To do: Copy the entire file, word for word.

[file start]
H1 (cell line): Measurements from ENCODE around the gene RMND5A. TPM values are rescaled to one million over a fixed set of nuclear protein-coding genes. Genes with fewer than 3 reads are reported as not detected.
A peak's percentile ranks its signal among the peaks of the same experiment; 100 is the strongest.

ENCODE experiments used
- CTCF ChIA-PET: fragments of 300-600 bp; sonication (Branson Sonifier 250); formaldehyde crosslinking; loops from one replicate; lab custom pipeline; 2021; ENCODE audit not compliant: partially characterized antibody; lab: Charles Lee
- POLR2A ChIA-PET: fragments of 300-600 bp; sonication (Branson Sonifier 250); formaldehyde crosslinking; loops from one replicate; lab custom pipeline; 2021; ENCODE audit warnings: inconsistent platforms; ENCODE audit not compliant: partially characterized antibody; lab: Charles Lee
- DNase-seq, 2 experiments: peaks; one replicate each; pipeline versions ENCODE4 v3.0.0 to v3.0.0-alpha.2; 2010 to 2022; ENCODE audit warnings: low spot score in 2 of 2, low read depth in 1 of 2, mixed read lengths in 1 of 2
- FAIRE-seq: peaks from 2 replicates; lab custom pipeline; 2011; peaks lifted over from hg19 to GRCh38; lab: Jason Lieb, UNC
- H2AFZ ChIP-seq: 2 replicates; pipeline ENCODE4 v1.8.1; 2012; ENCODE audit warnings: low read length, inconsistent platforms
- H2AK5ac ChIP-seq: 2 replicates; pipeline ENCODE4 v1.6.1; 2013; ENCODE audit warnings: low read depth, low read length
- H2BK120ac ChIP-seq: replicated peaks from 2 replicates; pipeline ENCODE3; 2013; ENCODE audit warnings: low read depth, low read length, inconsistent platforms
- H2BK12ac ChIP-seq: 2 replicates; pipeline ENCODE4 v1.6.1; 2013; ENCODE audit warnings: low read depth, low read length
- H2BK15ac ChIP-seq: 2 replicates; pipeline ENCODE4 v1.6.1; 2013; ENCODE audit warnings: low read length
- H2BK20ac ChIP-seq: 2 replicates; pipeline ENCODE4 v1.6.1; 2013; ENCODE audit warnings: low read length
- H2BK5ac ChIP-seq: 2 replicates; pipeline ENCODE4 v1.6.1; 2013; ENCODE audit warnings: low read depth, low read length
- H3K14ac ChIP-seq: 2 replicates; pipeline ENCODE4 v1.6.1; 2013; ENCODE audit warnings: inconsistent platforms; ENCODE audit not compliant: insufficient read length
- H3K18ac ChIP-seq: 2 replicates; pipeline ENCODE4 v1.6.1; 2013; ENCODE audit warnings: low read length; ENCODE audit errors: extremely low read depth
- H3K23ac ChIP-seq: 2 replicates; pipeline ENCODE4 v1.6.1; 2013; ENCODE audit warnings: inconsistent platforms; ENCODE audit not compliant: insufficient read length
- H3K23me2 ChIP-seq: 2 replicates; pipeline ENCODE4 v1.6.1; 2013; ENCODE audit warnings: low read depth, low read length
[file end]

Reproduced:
H1 (cell line): Measurements from ENCODE around the gene RMND5A. TPM values are rescaled to one million over a fixed set of nuclear protein-coding genes. Genes with fewer than 3 reads are reported as not detected.
A peak's percentile ranks its signal among the peaks of the same experiment; 100 is the strongest.

ENCODE experiments used
- CTCF ChIA-PET: fragments of 300-600 bp; sonication (Branson Sonifier 250); formaldehyde crosslinking; loops from one replicate; lab custom pipeline; 2021; ENCODE audit not compliant: partially characterized antibody; lab: Charles Lee
- POLR2A ChIA-PET: fragments of 300-600 bp; sonication (Branson Sonifier 250); formaldehyde crosslinking; loops from one replicate; lab custom pipeline; 2021; ENCODE audit warnings: inconsistent platforms; ENCODE audit not compliant: partially characterized antibody; lab: Charles Lee
- DNase-seq, 2 experiments: peaks; one replicate each; pipeline versions ENCODE4 v3.0.0 to v3.0.0-alpha.2; 2010 to 2022; ENCODE audit warnings: low spot score in 2 of 2, low read depth in 1 of 2, mixed read lengths in 1 of 2
- FAIRE-seq: peaks from 2 replicates; lab custom pipeline; 2011; peaks lifted over from hg19 to GRCh38; lab: Jason Lieb, UNC
- H2AFZ ChIP-seq: 2 replicates; pipeline ENCODE4 v1.8.1; 2012; ENCODE audit warnings: low read length, inconsistent platforms
- H2AK5ac ChIP-seq: 2 replicates; pipeline ENCODE4 v1.6.1; 2013; ENCODE audit warnings: low read depth, low read length
- H2BK120ac ChIP-seq: replicated peaks from 2 replicates; pipeline ENCODE3; 2013; ENCODE audit warnings: low read depth, low read length, inconsistent platforms
- H2BK12ac ChIP-seq: 2 replicates; pipeline ENCODE4 v1.6.1; 2013; ENCODE audit warnings: low read depth, low read length
- H2BK15ac ChIP-seq: 2 replicates; pipeline ENCODE4 v1.6.1; 2013; ENCODE audit warnings: low read length
- H2BK20ac ChIP-seq: 2 replicates; pipeline ENCODE4 v1.6.1; 2013; ENCODE audit warnings: low read length
- H2BK5ac ChIP-seq: 2 replicates; pipeline ENCODE4 v1.6.1; 2013; ENCODE audit warnings: low read depth, low read length
- H3K14ac ChIP-seq: 2 replicates; pipeline ENCODE4 v1.6.1; 2013; ENCODE audit warnings: inconsistent platforms; ENCODE audit not compliant: insufficient read length
- H3K18ac ChIP-seq: 2 replicates; pipeline ENCODE4 v1.6.1; 2013; ENCODE audit warnings: low read length; ENCODE audit errors: extremely low read depth
- H3K23ac ChIP-seq: 2 replicates; pipeline ENCODE4 v1.6.1; 2013; ENCODE audit warnings: inconsistent platforms; ENCODE audit not compliant: insufficient read length
- H3K23me2 ChIP-seq: 2 replicates; pipeline ENCODE4 v1.6.1; 2013; ENCODE audit warnings: low read depth, low read length